Life, Liberty, [and the Pursuit of Happiness]: Medical Marijuana Regulation in Historical Context

Lewis A. Grossman

ABSTRACT

ELECTION NIGHT IN A MARIJUANA SUPERMARKET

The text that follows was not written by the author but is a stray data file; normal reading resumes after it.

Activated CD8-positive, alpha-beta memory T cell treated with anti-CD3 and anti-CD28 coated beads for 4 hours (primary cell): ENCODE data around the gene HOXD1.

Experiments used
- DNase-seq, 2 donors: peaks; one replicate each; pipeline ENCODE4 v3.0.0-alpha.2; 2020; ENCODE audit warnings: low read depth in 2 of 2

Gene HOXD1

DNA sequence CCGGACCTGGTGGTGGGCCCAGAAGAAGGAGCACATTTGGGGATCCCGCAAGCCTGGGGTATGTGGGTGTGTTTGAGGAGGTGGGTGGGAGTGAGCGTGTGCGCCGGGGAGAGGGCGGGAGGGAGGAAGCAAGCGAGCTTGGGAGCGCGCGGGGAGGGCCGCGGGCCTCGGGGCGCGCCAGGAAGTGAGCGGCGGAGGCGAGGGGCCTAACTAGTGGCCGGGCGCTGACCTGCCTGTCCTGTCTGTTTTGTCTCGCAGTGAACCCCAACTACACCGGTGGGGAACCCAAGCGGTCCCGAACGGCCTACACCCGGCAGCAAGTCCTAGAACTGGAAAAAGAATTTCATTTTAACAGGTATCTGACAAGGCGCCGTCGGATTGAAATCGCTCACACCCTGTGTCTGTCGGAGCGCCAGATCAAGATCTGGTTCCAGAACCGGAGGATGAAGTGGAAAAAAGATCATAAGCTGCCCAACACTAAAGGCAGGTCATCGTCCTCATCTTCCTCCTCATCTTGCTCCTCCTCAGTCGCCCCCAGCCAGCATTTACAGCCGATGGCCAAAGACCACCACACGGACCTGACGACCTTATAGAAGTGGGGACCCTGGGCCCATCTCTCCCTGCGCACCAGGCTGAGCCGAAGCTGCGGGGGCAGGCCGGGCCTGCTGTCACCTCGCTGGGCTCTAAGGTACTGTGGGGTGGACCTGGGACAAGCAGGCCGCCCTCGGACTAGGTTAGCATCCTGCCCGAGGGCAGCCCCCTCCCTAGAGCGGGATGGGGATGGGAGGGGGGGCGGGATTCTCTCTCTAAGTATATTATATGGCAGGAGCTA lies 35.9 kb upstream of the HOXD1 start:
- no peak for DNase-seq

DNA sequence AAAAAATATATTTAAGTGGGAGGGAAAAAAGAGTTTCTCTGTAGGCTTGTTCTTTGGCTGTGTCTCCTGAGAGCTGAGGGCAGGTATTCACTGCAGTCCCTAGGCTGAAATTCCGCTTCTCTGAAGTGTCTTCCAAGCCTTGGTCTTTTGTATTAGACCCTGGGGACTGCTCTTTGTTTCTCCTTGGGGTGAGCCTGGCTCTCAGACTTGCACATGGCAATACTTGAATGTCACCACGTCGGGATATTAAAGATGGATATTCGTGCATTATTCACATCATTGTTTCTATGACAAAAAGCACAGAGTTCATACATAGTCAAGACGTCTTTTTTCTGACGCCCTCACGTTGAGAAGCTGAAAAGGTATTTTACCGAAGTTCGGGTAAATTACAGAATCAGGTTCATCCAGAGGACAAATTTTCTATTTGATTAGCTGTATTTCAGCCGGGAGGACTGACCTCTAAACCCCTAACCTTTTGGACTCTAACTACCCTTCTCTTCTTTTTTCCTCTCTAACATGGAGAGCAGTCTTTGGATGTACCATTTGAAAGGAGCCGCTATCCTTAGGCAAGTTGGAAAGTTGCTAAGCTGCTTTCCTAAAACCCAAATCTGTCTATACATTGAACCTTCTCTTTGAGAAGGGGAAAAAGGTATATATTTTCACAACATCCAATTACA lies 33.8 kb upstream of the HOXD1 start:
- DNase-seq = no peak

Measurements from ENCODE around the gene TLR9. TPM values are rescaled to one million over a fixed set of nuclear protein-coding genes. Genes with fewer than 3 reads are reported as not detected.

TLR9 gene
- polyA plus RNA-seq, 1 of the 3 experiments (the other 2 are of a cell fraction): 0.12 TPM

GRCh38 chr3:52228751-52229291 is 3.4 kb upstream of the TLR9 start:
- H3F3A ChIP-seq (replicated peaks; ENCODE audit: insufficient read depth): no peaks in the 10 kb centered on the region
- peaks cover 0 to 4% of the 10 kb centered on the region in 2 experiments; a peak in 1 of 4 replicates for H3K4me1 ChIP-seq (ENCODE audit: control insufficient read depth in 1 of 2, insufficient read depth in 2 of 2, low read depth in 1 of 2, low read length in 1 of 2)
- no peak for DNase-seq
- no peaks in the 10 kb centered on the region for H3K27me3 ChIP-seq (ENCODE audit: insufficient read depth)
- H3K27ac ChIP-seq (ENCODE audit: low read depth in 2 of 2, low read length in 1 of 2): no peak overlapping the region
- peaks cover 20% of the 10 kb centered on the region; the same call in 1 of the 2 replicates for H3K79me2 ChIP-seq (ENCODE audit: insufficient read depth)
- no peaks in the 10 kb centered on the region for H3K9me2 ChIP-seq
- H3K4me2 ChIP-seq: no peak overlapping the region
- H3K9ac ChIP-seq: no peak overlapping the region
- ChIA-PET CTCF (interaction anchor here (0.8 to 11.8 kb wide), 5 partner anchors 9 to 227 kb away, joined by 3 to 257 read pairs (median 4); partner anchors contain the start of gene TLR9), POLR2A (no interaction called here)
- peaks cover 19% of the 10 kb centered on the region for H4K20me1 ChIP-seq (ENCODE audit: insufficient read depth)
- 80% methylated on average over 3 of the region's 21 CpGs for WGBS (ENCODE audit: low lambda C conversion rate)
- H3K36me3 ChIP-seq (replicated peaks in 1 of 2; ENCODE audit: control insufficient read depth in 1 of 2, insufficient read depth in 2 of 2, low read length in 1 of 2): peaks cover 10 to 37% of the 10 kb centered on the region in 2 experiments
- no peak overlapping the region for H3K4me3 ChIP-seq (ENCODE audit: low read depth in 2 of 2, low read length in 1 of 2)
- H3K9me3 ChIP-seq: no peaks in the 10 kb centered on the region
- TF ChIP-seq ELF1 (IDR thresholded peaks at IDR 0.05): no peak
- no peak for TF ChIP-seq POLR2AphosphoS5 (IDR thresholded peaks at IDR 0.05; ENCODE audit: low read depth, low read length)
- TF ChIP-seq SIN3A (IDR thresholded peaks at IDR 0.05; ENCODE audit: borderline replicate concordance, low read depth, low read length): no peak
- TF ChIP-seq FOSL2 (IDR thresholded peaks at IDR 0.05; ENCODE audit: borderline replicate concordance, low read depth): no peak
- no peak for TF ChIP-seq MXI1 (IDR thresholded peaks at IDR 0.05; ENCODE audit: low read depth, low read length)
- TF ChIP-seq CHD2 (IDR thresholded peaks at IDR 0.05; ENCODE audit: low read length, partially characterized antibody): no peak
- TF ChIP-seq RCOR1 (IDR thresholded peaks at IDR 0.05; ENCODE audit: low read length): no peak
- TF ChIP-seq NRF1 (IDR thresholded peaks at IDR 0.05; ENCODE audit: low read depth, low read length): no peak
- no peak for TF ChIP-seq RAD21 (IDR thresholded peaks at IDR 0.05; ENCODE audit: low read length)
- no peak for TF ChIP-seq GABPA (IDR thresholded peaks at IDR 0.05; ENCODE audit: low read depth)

It was 7:45 p.m. on Election Day, 1996. The thousands of people assembled in and around the Cannabis Buyers Club (CBC) on San Francisco’s Market Street were eager for the polls to close in fifteen minutes so they could start smoking weed. The crowd had gathered for a victory party celebrating the expected passage of California Proposition 215, the “California Compassionate Use Act of 1996.” If enacted, this initiative would be the first state law in the United States to legalize the use of marijuana for medical purposes. Dennis Peron—the founder and director of the CBC—would later remember: “Our freedom itself was on the ballot . . . . The entire planet was watching.”

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